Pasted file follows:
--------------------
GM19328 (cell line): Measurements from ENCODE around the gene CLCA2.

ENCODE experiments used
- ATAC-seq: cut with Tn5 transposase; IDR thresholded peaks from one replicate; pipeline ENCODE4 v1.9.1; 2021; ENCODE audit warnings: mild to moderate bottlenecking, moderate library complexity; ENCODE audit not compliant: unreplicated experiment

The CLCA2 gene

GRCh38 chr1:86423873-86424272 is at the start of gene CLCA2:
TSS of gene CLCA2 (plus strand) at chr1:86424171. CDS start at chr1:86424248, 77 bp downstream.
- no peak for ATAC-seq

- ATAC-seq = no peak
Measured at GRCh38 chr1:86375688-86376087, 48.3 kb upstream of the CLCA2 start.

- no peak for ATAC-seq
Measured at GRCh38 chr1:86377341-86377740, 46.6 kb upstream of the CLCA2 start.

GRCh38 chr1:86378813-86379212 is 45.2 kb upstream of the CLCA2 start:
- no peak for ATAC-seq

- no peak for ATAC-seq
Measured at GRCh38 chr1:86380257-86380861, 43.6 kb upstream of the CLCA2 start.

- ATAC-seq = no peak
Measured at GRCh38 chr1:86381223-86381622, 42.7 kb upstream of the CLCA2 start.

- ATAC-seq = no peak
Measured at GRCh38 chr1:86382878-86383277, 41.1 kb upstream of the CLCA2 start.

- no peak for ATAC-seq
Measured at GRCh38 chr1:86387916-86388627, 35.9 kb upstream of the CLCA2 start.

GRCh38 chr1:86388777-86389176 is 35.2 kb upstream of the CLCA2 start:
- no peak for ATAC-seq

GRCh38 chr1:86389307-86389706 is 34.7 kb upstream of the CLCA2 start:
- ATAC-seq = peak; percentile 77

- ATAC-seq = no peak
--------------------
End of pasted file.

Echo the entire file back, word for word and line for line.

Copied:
GM19328 (cell line): Measurements from ENCODE around the gene CLCA2.

ENCODE experiments used
- ATAC-seq: cut with Tn5 transposase; IDR thresholded peaks from one replicate; pipeline ENCODE4 v1.9.1; 2021; ENCODE audit warnings: mild to moderate bottlenecking, moderate library complexity; ENCODE audit not compliant: unreplicated experiment

The CLCA2 gene

GRCh38 chr1:86423873-86424272 is at the start of gene CLCA2:
TSS of gene CLCA2 (plus strand) at chr1:86424171. CDS start at chr1:86424248, 77 bp downstream.
- no peak for ATAC-seq

- ATAC-seq = no peak
Measured at GRCh38 chr1:86375688-86376087, 48.3 kb upstream of the CLCA2 start.

- no peak for ATAC-seq
Measured at GRCh38 chr1:86377341-86377740, 46.6 kb upstream of the CLCA2 start.

GRCh38 chr1:86378813-86379212 is 45.2 kb upstream of the CLCA2 start:
- no peak for ATAC-seq

- no peak for ATAC-seq
Measured at GRCh38 chr1:86380257-86380861, 43.6 kb upstream of the CLCA2 start.

- ATAC-seq = no peak
Measured at GRCh38 chr1:86381223-86381622, 42.7 kb upstream of the CLCA2 start.

- ATAC-seq = no peak
Measured at GRCh38 chr1:86382878-86383277, 41.1 kb upstream of the CLCA2 start.

- no peak for ATAC-seq
Measured at GRCh38 chr1:86387916-86388627, 35.9 kb upstream of the CLCA2 start.

GRCh38 chr1:86388777-86389176 is 35.2 kb upstream of the CLCA2 start:
- no peak for ATAC-seq

GRCh38 chr1:86389307-86389706 is 34.7 kb upstream of the CLCA2 start:
- ATAC-seq = peak; percentile 77

- ATAC-seq = no peak